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Royal Republic is back with a new hip disco rock album, "Club Majesty", which singer and guitarist Adam Grahn came to defend on Music Waves
DARIALYS - 31.05.2019 - 14 picture(s) - (0) comment(s)
Fourth album for the Swedes and their disco-tinged rock! The quartet continues to assert itself in an unusual but devilishly effective style with their latest production, "Club Majesty". Singer Adam Grahn played the interview game.

The last time we met was for the "Weekend Man" promotion. I asked you what question you would have liked to answer. You didn't know what to say and you told me you'd think about it. So did you do your homework?

Adam: Well... What was the question again? (Laughs).

What question would you have liked to answer?

Adam: The one I would have liked to answer... (He's thinking).

Haven't you done your homework?

No, I'm sorry about that!

I asked you another question last time: what does the suitcase in the artwork of "Weenkend Man" contain? You didn't want to reveal that secret, and you told me you'd answer me the next time we met!

Oh no! No! That's the hardest question I've ever been asked!

And this is only the beginning!

The suitcase in "Weekend Man"... We spent a whole month wondering what it could contain. We thought everyone would also wonder what was inside! So we thought we had to talk about it seriously, otherwise people would be very disappointed.


So let's talk about your latest album! You are a Swedish rock band. On Music Waves, we chronicle many Swedish bands, in progressive metal, death metal, melodic metal... But it's rare that we have Swedish rock bands. How did you manage to play this music? Is it easy to get by when you rock with a disco feel and come from Sweden?

I really think we've always had this disco side in our DNA since the band was created. On songs like'Tommy-Gun' and'Full Steam Spacemachine', on our first album, there was this disco vibe. We want to play music that has no limits or genre. I think I'm going to make a long answer but I'll try to keep it short! When we released our first album, we had only been a band for a year. It would not have been reasonable to say that within a year, we had found our true identity at that time. We looked like the bands that influenced us, more than Royal Republic I would say.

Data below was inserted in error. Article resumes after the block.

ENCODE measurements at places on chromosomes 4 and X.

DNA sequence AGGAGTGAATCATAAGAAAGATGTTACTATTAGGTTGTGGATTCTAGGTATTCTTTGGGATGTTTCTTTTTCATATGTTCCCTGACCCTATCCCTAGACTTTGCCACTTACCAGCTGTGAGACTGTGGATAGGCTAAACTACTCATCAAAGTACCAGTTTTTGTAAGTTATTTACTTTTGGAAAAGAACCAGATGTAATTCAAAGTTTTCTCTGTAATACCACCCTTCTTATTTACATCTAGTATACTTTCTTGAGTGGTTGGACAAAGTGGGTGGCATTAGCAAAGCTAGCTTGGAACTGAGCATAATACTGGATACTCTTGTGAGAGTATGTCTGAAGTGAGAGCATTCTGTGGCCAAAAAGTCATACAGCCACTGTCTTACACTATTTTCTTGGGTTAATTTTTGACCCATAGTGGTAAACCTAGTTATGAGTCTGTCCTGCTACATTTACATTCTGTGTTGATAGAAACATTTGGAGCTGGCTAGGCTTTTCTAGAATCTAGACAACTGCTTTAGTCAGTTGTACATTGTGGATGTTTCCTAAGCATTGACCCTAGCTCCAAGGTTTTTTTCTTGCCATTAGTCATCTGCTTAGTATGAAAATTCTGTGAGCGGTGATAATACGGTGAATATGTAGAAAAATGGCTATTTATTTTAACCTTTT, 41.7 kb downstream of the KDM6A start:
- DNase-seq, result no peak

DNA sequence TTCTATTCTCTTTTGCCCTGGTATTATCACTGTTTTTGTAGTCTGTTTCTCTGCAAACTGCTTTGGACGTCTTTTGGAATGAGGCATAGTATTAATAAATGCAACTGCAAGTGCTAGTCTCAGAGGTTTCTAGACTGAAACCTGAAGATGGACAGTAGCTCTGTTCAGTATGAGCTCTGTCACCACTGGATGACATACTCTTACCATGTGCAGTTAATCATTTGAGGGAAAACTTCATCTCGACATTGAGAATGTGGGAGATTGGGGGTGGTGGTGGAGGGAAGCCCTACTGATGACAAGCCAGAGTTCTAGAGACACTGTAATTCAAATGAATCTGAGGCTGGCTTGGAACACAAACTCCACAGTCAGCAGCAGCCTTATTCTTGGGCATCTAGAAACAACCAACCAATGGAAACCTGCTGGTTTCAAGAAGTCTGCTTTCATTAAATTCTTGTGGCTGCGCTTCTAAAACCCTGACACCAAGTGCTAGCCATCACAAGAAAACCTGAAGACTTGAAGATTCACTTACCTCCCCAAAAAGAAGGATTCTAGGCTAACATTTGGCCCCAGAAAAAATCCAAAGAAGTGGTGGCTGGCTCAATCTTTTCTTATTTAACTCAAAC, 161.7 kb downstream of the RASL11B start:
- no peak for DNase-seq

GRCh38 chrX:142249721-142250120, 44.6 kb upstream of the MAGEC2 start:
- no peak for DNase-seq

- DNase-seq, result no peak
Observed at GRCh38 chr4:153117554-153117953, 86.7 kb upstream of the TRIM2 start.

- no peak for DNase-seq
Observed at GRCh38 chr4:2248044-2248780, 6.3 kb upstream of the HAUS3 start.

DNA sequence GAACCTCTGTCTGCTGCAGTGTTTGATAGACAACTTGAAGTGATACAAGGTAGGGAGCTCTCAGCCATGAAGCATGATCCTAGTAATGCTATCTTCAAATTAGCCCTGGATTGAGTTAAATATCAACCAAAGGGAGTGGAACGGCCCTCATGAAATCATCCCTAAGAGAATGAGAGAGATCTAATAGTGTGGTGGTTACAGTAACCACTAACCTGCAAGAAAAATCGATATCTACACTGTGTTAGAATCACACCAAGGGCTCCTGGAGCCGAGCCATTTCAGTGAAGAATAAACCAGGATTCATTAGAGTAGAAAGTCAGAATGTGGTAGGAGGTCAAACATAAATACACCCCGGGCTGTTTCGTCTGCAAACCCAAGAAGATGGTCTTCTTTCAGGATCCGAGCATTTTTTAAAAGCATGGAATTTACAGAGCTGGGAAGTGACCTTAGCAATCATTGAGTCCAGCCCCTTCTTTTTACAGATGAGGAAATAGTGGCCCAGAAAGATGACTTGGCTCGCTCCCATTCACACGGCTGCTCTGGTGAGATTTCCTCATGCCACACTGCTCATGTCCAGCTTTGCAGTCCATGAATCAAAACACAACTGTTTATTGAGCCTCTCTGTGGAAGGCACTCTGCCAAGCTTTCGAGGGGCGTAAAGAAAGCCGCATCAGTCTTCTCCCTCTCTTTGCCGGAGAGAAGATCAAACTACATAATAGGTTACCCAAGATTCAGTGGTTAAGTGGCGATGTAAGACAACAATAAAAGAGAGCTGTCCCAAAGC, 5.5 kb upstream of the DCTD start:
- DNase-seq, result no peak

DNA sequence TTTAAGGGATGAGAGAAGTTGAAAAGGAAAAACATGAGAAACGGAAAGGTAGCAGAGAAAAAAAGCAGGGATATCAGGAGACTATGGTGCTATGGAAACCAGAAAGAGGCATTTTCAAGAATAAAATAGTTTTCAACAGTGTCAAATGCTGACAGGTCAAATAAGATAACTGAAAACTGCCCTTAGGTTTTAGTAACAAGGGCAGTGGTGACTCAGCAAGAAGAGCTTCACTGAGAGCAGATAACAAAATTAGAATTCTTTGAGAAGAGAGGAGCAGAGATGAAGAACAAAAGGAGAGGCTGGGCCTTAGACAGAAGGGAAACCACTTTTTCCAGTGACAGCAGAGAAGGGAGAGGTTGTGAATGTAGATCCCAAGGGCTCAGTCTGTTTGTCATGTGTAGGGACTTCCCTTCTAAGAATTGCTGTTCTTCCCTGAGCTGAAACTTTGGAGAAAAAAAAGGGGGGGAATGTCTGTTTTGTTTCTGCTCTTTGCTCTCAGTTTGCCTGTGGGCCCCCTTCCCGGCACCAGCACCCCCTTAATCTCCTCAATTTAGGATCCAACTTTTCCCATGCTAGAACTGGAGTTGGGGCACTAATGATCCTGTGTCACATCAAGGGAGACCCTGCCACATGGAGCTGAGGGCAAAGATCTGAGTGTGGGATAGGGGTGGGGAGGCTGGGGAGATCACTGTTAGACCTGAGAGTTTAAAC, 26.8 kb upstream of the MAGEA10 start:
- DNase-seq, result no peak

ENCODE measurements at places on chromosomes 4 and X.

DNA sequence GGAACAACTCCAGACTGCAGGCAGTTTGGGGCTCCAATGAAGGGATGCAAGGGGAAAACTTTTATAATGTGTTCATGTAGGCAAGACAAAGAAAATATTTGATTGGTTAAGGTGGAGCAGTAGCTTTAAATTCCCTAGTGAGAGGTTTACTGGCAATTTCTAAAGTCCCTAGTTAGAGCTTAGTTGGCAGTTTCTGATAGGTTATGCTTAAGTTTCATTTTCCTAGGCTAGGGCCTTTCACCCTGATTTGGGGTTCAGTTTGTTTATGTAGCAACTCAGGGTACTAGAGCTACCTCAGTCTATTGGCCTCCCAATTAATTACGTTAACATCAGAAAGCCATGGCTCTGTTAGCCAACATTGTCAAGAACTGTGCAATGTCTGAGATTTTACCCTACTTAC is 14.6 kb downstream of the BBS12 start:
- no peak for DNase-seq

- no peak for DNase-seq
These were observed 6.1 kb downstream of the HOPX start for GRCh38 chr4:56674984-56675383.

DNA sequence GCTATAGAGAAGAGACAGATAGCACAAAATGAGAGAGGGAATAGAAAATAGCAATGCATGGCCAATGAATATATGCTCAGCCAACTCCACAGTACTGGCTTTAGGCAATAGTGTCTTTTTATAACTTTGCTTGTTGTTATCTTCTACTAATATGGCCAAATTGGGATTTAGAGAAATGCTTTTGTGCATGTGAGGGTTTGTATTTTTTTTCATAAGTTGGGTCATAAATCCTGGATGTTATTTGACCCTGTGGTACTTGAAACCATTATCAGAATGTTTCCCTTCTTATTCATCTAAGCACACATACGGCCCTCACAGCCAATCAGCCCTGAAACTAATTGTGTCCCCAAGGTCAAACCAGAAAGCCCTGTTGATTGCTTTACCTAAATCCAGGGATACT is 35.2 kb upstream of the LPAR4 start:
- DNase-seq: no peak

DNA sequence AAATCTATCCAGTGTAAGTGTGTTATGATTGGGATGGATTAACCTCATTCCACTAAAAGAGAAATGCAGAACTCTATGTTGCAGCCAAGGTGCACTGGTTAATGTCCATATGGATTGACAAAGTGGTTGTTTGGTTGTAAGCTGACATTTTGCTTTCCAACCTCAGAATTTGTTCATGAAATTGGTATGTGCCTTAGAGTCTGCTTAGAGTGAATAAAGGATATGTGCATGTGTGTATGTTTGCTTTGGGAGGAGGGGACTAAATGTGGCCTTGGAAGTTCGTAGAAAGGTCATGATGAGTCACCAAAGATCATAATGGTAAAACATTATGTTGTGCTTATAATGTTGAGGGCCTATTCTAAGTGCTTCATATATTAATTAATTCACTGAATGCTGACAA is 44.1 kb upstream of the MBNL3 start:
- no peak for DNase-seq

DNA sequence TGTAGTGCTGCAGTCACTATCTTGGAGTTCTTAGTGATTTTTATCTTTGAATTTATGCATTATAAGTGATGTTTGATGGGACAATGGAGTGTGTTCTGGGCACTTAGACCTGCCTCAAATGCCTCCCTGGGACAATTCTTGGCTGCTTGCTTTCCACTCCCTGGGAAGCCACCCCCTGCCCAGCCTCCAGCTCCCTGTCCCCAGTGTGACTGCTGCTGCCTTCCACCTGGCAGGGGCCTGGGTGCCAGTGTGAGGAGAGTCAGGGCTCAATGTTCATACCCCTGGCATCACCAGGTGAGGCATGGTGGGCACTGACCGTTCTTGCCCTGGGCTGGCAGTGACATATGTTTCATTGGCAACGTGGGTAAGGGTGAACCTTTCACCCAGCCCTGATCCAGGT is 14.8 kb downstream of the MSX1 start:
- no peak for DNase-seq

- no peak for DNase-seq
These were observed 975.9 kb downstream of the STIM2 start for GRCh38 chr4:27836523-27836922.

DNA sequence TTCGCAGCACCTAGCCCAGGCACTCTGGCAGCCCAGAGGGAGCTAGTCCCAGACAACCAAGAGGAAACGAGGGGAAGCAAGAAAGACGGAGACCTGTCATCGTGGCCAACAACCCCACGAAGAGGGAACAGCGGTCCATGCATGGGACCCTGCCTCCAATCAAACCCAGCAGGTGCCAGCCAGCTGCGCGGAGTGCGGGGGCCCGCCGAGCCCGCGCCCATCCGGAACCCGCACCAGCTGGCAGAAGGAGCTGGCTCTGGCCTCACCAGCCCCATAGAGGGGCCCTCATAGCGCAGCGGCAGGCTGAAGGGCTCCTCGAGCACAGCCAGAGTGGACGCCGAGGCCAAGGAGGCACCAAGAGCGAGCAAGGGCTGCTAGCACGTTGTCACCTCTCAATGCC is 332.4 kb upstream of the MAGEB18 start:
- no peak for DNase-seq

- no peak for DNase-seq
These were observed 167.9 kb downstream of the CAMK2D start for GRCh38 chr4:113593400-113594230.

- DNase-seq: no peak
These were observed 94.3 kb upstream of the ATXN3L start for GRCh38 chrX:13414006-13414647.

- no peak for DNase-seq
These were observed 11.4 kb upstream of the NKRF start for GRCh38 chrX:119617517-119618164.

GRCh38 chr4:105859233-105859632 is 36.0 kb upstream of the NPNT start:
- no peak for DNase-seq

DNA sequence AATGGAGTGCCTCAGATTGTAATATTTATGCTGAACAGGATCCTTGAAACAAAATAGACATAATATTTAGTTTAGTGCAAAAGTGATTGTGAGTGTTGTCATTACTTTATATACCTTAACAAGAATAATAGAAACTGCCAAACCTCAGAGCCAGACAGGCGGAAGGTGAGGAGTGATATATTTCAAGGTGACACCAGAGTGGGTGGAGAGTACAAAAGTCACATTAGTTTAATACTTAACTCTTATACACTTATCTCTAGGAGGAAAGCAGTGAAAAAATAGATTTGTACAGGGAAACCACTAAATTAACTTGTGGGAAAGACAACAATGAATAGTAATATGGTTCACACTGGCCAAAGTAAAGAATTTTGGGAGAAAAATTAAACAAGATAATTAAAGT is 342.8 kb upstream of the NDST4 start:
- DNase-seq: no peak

You have evolved with each album. With this one, it looks like you've really found your identity. Do you think so too?

That's the feeling we all have, yes. 'When I See You Dance With Another' on the previous album was the song that revealed us. There was also the song 'Baby', which was not considered an excellent song, but which was the most successful in the end. We've always had the same influences. Now we have the confidence and experience we need to stop hiding and use all the tools at our disposal to play the music we love. We didn't make this album to be on the radio. We make music because we like it, and we choose what Royal Republic looks like. Full Steam Spacemachine', on the first album, is a good example. At the time, the riff of the song was different from what we were doing. It was off the beaten track. Today, we can't think of Royal Republic without making the connection with this song. We have a wide repertoire. On this album, we see that all styles work. Some groups reportedly said: "Be careful not to go too far! But we like it. We put on saxophone, big choruses, an 80's sound. I like to be generous vocally and have fun singing. That's the key, and I think the "Weekend Man" tour has helped us a lot in that direction. It was a high point in our career.

How did you proceed to write this new album, "Club Majesty"? What is more in this new album than in the previous one?

Diversity. There are also some on "Weekend Man", with titles like "Any Given Sunday", "American Dream", "Follow The Sun" or "Baby". On this album, I think it's both more diversified and more homogeneous, paradoxically. 

Is it true that Club Majesty was supposed to be the name of the group at the base?